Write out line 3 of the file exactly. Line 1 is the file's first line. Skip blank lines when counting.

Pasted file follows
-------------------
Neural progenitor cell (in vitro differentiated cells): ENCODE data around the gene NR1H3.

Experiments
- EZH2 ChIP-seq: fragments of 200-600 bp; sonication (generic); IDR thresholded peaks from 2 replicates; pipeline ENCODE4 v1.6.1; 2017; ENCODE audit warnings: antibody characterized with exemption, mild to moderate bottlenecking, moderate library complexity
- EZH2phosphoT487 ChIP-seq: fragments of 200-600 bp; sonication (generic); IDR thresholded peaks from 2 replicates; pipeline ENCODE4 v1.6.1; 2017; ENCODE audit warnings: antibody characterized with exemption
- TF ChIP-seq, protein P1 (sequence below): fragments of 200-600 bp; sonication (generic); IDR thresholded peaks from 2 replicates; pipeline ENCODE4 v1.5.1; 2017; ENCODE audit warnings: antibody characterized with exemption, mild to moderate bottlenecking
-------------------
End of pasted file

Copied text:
- EZH2 ChIP-seq: fragments of 200-600 bp; sonication (generic); IDR thresholded peaks from 2 replicates; pipeline ENCODE4 v1.6.1; 2017; ENCODE audit warnings: antibody characterized with exemption, mild to moderate bottlenecking, moderate library complexity